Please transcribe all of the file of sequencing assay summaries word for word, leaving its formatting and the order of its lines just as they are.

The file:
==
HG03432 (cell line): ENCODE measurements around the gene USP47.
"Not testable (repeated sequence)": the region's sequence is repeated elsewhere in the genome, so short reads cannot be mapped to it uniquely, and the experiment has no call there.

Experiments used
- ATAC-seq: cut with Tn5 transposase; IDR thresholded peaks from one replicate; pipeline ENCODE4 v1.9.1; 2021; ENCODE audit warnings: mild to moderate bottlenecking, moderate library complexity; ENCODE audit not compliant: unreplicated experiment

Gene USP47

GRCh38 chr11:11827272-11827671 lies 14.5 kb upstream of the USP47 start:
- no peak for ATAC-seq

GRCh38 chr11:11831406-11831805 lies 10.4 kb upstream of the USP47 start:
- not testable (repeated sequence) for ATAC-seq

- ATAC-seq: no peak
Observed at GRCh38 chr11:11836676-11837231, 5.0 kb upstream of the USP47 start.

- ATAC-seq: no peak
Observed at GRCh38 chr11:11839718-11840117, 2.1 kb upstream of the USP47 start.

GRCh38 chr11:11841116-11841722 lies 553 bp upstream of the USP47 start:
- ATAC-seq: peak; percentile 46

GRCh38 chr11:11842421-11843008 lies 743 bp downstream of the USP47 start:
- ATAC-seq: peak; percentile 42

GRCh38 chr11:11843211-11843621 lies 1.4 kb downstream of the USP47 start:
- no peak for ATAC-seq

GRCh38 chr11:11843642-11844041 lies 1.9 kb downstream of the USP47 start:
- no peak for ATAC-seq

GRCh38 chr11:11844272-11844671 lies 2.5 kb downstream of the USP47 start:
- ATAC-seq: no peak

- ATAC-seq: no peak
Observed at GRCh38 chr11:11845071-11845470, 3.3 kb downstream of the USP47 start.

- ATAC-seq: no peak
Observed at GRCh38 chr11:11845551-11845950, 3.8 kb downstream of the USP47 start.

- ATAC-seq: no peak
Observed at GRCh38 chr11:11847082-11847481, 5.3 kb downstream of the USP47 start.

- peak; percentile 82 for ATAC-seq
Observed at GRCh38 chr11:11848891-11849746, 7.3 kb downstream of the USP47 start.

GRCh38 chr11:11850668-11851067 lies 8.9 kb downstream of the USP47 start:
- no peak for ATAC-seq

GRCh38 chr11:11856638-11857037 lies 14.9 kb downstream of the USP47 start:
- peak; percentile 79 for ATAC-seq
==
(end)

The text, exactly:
HG03432 (cell line): ENCODE measurements around the gene USP47.
"Not testable (repeated sequence)": the region's sequence is repeated elsewhere in the genome, so short reads cannot be mapped to it uniquely, and the experiment has no call there.

Experiments used
- ATAC-seq: cut with Tn5 transposase; IDR thresholded peaks from one replicate; pipeline ENCODE4 v1.9.1; 2021; ENCODE audit warnings: mild to moderate bottlenecking, moderate library complexity; ENCODE audit not compliant: unreplicated experiment

Gene USP47

GRCh38 chr11:11827272-11827671 lies 14.5 kb upstream of the USP47 start:
- no peak for ATAC-seq

GRCh38 chr11:11831406-11831805 lies 10.4 kb upstream of the USP47 start:
- not testable (repeated sequence) for ATAC-seq

- ATAC-seq: no peak
Observed at GRCh38 chr11:11836676-11837231, 5.0 kb upstream of the USP47 start.

- ATAC-seq: no peak
Observed at GRCh38 chr11:11839718-11840117, 2.1 kb upstream of the USP47 start.

GRCh38 chr11:11841116-11841722 lies 553 bp upstream of the USP47 start:
- ATAC-seq: peak; percentile 46

GRCh38 chr11:11842421-11843008 lies 743 bp downstream of the USP47 start:
- ATAC-seq: peak; percentile 42

GRCh38 chr11:11843211-11843621 lies 1.4 kb downstream of the USP47 start:
- no peak for ATAC-seq

GRCh38 chr11:11843642-11844041 lies 1.9 kb downstream of the USP47 start:
- no peak for ATAC-seq

GRCh38 chr11:11844272-11844671 lies 2.5 kb downstream of the USP47 start:
- ATAC-seq: no peak

- ATAC-seq: no peak
Observed at GRCh38 chr11:11845071-11845470, 3.3 kb downstream of the USP47 start.

- ATAC-seq: no peak
Observed at GRCh38 chr11:11845551-11845950, 3.8 kb downstream of the USP47 start.

- ATAC-seq: no peak
Observed at GRCh38 chr11:11847082-11847481, 5.3 kb downstream of the USP47 start.

- peak; percentile 82 for ATAC-seq
Observed at GRCh38 chr11:11848891-11849746, 7.3 kb downstream of the USP47 start.

GRCh38 chr11:11850668-11851067 lies 8.9 kb downstream of the USP47 start:
- no peak for ATAC-seq

GRCh38 chr11:11856638-11857037 lies 14.9 kb downstream of the USP47 start:
- peak; percentile 79 for ATAC-seq